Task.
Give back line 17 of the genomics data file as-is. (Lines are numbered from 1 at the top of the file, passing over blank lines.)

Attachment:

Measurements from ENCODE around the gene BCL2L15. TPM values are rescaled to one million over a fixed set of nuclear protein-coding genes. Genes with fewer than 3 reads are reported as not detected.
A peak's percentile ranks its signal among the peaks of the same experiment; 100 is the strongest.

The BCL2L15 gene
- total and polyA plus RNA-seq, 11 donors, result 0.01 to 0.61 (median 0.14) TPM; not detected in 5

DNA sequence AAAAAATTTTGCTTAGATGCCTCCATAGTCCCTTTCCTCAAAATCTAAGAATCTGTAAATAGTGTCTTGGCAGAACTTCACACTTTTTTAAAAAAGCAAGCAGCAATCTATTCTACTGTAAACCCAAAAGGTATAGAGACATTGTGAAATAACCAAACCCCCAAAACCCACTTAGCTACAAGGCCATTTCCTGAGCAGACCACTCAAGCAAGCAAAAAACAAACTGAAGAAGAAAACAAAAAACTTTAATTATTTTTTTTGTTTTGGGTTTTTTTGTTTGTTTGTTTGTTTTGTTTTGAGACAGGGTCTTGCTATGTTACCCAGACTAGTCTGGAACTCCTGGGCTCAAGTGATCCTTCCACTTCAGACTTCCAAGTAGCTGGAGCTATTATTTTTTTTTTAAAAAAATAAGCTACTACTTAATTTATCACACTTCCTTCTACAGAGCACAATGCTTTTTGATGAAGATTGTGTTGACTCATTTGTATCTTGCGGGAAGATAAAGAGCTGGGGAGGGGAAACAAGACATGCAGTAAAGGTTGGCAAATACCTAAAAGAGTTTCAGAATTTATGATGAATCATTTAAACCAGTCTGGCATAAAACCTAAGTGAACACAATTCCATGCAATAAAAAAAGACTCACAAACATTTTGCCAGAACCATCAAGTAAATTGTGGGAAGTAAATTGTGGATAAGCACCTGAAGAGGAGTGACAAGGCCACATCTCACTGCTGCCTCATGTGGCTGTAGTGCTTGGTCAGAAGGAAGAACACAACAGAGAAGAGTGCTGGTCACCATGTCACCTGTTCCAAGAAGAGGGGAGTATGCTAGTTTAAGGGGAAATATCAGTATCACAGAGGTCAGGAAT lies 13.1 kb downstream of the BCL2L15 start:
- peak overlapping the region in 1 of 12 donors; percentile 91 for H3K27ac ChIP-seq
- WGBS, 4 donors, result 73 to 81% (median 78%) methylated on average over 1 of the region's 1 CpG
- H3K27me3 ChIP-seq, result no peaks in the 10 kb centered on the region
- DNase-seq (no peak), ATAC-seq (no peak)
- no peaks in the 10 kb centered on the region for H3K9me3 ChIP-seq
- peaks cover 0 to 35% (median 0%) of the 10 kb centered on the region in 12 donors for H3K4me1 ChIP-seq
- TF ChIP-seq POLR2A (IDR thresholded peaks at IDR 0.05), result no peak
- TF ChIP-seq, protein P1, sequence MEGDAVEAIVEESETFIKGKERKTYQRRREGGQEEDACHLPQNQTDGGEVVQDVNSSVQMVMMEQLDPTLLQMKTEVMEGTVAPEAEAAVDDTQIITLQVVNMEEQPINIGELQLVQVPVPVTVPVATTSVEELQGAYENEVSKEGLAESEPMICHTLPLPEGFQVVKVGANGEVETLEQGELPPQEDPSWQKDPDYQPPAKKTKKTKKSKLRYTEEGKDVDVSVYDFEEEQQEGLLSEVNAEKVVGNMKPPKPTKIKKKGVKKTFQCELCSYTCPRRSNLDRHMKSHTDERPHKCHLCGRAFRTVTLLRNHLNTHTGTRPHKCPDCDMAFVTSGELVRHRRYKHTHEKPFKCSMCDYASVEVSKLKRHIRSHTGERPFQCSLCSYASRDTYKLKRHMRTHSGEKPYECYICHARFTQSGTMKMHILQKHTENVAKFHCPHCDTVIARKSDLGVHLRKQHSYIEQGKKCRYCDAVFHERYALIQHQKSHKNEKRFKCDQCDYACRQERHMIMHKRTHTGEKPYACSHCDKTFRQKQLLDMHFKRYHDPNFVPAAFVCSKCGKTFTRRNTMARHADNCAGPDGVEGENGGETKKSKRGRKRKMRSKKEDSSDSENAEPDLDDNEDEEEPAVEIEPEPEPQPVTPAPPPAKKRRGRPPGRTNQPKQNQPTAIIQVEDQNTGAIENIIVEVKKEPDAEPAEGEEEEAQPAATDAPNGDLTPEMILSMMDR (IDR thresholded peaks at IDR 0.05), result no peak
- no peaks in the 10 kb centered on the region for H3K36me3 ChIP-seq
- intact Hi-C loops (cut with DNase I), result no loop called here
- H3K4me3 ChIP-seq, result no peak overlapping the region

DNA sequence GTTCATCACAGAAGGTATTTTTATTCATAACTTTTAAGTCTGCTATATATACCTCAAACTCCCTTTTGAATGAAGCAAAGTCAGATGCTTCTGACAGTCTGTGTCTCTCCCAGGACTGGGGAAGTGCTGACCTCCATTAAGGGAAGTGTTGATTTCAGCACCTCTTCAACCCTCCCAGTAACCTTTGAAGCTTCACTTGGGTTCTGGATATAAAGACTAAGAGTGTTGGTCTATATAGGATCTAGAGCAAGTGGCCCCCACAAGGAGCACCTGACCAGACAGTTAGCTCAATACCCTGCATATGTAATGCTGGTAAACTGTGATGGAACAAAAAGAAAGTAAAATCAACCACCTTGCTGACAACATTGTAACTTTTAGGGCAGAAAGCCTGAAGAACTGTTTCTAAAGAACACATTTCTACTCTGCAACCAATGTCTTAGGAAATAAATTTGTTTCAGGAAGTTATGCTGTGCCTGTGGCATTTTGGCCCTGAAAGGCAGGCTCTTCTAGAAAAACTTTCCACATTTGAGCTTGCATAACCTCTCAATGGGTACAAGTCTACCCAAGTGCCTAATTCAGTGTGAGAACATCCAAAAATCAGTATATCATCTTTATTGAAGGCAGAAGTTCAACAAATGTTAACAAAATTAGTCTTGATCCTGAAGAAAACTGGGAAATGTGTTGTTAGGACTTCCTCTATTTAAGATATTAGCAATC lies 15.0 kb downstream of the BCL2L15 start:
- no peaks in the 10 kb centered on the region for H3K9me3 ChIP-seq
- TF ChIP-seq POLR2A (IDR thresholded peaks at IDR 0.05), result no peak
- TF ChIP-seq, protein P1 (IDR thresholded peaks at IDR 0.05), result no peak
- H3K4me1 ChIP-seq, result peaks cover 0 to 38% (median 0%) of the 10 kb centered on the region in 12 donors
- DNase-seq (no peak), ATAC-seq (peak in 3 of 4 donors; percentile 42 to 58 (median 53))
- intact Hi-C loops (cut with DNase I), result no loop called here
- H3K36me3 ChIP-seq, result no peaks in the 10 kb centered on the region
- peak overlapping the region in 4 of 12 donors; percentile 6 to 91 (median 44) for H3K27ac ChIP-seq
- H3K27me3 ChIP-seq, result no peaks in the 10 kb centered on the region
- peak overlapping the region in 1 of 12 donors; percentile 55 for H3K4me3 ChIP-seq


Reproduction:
DNA sequence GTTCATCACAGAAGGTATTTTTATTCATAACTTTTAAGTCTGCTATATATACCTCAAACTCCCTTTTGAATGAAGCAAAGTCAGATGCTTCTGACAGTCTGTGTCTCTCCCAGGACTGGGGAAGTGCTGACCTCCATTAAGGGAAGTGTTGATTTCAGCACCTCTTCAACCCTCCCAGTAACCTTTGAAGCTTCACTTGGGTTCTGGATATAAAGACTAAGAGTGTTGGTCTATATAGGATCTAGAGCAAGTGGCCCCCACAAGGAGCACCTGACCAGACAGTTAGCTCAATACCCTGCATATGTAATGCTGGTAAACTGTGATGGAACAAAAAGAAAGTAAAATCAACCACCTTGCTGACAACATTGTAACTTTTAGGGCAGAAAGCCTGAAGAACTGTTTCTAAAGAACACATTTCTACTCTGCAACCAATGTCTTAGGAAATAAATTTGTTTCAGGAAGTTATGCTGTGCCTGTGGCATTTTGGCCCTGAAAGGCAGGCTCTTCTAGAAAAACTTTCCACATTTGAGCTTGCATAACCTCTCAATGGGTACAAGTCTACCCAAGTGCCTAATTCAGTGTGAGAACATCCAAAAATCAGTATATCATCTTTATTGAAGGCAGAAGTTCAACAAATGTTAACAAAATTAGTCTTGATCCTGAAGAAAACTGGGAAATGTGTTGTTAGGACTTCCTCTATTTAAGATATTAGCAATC lies 15.0 kb downstream of the BCL2L15 start: